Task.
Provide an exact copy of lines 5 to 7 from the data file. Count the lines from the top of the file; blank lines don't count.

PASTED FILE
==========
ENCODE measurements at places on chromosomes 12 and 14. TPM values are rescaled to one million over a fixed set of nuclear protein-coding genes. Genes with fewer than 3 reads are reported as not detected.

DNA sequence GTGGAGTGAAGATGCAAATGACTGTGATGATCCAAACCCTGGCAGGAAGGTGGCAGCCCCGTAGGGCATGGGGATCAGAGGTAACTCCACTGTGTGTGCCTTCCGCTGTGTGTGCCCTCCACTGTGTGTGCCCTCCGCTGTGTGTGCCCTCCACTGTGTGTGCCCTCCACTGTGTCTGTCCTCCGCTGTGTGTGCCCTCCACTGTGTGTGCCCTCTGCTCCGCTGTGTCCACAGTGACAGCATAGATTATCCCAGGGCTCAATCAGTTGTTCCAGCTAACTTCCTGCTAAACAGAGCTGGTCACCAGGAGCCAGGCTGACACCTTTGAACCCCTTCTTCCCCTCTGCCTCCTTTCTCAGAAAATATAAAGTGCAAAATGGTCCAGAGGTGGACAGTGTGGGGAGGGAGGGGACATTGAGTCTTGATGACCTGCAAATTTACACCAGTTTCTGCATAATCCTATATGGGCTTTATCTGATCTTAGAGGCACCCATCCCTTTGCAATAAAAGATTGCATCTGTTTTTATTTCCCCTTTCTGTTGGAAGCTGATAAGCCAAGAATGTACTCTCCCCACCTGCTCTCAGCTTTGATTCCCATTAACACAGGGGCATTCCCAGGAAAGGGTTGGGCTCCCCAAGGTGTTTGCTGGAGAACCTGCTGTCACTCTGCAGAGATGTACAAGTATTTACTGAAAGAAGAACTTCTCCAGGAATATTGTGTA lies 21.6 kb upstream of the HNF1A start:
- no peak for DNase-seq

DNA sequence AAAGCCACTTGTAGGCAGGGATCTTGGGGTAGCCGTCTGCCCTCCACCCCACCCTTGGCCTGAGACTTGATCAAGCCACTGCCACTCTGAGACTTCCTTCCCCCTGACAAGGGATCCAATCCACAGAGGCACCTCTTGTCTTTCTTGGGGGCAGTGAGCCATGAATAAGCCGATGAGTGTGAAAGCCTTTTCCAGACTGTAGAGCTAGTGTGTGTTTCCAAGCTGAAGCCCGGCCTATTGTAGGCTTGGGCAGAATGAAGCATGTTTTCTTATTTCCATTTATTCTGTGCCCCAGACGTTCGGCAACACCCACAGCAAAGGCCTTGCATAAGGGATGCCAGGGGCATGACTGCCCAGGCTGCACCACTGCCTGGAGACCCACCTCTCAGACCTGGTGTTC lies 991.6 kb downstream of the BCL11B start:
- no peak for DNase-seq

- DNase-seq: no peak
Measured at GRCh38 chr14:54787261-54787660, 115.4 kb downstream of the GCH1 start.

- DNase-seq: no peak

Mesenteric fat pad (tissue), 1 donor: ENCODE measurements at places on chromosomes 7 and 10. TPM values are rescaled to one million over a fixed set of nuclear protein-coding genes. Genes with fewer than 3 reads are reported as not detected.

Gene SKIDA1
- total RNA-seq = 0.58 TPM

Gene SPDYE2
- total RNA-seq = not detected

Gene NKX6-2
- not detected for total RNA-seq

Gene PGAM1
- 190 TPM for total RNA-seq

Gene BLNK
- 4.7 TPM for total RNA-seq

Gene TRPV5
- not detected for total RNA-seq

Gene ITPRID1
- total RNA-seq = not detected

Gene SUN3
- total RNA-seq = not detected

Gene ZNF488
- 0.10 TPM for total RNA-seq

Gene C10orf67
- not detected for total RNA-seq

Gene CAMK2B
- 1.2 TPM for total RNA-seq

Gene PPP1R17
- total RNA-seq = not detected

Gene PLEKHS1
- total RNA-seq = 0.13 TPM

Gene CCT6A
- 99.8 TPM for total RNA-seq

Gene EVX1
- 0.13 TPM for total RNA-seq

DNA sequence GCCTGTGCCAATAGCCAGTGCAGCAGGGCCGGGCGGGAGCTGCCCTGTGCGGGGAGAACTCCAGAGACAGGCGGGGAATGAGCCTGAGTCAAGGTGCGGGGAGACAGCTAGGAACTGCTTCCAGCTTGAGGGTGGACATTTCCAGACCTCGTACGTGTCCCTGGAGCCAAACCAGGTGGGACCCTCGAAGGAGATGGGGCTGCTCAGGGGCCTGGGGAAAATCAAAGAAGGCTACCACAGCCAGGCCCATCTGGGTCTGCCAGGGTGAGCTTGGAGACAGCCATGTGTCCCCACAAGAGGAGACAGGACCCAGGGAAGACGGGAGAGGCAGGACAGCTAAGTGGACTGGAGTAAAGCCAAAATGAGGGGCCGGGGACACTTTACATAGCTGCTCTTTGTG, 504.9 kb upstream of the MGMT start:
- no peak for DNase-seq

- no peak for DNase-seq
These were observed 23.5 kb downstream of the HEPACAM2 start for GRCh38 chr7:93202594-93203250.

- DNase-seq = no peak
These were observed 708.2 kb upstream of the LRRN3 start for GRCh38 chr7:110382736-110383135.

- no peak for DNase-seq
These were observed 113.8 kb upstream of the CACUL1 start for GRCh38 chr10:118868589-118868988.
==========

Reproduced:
- no peak for DNase-seq

- DNase-seq: no peak
Measured at GRCh38 chr14:54787261-54787660, 115.4 kb downstream of the GCH1 start.